You’ve decided to take the plunge and officially become a homeowner – while this is an exciting decision, it’s also a business venture. Take a look at these common mistakes of first-time home buyers and make sure you’re prepared for the adventure ahead!
The number one mistake first-time home buyers make is that they have no idea how much house they can afford. Before buying you’ll want to track all your monthly expenses (rent included) for about 3 to 4 months. ALL expenses: your morning coffee run, late-night pizza delivery, entertainment – everything! After all expenses are averaged, subtract that amount from your net salary. Whatever’s left gives a ballpark figure of the monthly house payment you can comfortably make.
The number two mistake first-time buyers make is that they don't interview multiple lenders. Many first-time home buyers end up using a realtor-selected lender, and while there’s not anything exactly wrong with that, you’ll be better served by shopping around for the lender who offers the most options.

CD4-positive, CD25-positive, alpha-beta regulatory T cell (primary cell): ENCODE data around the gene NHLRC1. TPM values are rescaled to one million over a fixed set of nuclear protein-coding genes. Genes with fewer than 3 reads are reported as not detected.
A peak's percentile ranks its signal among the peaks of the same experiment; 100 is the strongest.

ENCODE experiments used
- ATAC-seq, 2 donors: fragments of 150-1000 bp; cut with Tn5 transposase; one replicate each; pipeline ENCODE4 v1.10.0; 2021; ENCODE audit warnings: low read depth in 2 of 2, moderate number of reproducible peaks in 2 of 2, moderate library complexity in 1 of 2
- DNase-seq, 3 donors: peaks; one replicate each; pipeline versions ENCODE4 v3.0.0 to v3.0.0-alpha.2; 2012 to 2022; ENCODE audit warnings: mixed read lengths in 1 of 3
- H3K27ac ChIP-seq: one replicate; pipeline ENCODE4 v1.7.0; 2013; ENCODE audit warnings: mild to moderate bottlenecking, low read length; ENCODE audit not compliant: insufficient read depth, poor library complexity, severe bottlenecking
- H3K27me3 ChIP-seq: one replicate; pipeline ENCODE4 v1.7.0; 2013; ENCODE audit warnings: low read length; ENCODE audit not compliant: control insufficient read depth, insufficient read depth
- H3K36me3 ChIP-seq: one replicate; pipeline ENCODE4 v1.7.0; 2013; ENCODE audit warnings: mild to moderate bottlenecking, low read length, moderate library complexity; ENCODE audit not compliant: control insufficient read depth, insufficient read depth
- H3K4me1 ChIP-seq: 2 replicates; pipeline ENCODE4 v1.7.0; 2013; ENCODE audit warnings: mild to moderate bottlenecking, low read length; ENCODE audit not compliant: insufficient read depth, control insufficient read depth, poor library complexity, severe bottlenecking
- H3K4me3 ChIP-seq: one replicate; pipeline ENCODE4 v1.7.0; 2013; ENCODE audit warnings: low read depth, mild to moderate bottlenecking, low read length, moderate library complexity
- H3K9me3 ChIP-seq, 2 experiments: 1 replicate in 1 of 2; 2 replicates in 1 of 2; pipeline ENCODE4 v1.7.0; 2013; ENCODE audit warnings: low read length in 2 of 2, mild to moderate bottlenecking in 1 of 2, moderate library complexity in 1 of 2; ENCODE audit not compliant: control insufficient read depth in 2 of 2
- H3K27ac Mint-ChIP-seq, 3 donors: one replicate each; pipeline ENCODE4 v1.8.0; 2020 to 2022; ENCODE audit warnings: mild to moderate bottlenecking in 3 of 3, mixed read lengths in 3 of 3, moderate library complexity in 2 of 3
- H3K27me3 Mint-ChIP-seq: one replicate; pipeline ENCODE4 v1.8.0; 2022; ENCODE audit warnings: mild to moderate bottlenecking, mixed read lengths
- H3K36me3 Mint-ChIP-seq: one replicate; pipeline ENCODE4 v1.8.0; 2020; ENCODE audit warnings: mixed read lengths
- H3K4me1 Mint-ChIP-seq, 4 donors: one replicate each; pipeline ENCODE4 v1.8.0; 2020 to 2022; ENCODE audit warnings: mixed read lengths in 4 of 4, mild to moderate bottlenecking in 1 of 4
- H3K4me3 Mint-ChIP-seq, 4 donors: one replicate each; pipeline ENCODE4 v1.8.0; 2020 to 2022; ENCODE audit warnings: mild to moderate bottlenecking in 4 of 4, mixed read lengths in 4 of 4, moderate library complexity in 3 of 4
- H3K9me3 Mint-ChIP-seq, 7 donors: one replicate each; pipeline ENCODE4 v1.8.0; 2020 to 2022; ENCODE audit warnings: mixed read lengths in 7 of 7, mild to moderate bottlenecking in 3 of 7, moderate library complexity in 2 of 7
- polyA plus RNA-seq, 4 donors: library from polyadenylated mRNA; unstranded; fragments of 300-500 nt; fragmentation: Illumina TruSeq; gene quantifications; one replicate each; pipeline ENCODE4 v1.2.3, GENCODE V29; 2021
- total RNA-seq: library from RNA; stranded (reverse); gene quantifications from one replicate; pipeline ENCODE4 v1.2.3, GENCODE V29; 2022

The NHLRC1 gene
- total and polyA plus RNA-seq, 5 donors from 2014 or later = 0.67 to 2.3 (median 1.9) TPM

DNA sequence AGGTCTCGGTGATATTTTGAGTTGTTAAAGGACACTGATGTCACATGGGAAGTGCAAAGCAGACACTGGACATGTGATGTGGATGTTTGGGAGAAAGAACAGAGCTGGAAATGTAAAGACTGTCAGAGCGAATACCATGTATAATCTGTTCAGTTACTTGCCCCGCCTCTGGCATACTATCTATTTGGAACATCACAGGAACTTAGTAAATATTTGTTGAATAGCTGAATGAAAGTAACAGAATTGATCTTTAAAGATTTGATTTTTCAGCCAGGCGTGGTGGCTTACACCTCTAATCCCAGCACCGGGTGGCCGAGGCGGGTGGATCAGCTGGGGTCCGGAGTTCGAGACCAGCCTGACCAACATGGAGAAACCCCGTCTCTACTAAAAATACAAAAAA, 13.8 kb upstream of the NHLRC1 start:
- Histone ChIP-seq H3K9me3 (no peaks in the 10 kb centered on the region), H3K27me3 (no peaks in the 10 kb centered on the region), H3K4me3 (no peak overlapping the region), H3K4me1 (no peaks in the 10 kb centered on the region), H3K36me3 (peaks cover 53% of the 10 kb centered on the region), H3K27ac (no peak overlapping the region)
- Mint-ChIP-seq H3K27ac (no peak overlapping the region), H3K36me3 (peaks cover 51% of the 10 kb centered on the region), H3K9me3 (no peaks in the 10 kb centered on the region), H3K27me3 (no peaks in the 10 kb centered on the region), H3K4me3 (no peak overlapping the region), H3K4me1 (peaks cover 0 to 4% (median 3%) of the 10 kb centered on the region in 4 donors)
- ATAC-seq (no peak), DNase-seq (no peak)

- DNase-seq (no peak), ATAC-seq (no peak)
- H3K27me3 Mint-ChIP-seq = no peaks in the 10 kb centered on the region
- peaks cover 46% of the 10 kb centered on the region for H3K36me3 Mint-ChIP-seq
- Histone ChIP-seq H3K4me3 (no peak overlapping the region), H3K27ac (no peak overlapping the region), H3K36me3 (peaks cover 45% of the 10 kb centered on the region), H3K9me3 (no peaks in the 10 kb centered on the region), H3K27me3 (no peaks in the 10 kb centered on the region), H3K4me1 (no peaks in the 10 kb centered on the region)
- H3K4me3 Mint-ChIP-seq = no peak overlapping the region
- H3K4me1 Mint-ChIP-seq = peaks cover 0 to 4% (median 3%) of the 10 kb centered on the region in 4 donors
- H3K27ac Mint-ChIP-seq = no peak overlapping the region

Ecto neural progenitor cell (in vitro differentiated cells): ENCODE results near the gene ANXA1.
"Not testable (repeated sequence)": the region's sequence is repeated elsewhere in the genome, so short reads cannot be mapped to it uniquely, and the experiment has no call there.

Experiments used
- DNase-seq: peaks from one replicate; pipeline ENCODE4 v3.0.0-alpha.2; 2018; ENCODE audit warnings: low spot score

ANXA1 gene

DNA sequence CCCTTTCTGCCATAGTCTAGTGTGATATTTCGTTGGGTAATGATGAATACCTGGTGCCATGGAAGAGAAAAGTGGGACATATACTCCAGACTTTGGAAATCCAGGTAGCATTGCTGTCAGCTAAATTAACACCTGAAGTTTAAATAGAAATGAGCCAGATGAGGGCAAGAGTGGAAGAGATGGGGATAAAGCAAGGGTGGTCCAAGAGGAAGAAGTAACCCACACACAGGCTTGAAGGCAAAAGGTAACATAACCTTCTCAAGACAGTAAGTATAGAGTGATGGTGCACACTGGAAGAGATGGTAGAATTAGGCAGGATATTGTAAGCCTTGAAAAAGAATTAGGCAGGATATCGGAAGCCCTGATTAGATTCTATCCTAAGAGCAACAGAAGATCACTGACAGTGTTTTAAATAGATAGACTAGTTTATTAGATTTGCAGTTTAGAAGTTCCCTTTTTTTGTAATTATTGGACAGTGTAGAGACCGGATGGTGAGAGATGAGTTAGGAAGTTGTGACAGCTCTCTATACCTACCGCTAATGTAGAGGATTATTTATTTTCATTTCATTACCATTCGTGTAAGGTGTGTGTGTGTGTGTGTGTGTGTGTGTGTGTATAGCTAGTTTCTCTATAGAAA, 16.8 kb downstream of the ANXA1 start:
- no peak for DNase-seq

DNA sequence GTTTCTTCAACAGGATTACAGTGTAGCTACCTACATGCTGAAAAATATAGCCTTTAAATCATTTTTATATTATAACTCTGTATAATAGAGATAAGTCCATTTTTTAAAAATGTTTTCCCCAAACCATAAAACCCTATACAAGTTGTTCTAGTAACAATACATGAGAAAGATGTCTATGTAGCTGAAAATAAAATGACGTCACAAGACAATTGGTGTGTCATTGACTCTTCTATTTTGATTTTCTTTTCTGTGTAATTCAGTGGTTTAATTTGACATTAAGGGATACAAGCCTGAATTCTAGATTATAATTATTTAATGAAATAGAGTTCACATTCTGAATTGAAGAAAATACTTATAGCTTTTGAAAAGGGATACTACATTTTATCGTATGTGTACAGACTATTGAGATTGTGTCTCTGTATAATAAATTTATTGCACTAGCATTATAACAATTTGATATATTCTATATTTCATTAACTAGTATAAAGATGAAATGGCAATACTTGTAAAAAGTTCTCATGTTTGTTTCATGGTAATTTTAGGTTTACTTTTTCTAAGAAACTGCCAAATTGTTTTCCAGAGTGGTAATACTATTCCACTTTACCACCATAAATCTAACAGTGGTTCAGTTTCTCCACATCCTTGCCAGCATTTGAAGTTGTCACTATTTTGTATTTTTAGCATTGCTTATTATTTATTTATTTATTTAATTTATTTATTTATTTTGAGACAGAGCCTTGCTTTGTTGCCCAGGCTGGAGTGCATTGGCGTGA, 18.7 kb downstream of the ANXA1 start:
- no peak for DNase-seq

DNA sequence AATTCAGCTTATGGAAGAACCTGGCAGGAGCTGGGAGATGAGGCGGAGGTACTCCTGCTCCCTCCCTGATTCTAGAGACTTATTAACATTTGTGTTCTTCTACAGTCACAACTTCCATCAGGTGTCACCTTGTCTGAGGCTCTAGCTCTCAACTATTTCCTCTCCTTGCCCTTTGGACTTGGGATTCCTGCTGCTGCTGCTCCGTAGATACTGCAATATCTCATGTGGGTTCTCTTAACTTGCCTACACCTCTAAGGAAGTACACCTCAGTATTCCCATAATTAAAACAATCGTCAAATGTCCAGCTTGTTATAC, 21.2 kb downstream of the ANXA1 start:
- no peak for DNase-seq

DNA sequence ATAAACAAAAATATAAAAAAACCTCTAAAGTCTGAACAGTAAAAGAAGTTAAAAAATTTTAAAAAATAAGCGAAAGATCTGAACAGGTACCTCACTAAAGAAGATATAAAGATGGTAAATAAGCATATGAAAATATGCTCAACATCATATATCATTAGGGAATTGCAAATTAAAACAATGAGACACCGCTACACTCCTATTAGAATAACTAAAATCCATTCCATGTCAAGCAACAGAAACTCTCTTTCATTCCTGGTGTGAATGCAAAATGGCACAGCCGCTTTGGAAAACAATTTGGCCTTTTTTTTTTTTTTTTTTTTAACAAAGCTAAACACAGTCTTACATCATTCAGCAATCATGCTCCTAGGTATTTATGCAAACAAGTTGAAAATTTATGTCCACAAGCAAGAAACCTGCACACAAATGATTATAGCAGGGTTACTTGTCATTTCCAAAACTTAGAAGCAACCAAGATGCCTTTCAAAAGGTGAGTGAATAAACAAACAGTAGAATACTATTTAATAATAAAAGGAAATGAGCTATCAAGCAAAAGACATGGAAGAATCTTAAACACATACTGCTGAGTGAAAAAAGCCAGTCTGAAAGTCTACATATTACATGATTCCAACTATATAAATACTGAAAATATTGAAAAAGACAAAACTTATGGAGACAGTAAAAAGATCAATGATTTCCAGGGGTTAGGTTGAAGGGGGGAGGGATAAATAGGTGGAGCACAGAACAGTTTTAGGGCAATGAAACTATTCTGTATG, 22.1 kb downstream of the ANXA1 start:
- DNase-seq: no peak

Not doing any research on your own. First-time home buyers can do a lot of research on their own by visiting open houses and touring new home communities as well as reading the newspaper and real estate magazines to find out housing prices in the areas you’re interested in. By the time you call a realtor, you’ll already have a general idea of the neighborhoods you want to buy in.
Upgrading on new construction homes. When buying a home under construction, take stock of the features you need and those you just want. Pre-purchasing upgrades is an expensive way to buy a dining room chandelier or upgraded light fixtures, landscaping or more expensive carpeting. Much of the work and additional features can be purchased at local home improvement stores and can be done yourself.
Purchasing the most expensive home you can possibly afford. First time home buyers so often look for the biggest, most expensive home they can afford a mortgage for. The problem with this home buying method is that little or no disposable income is left to purchase furniture and accessories for the house. A great big house is nice, but it will look pretty silly with no furniture or curtains.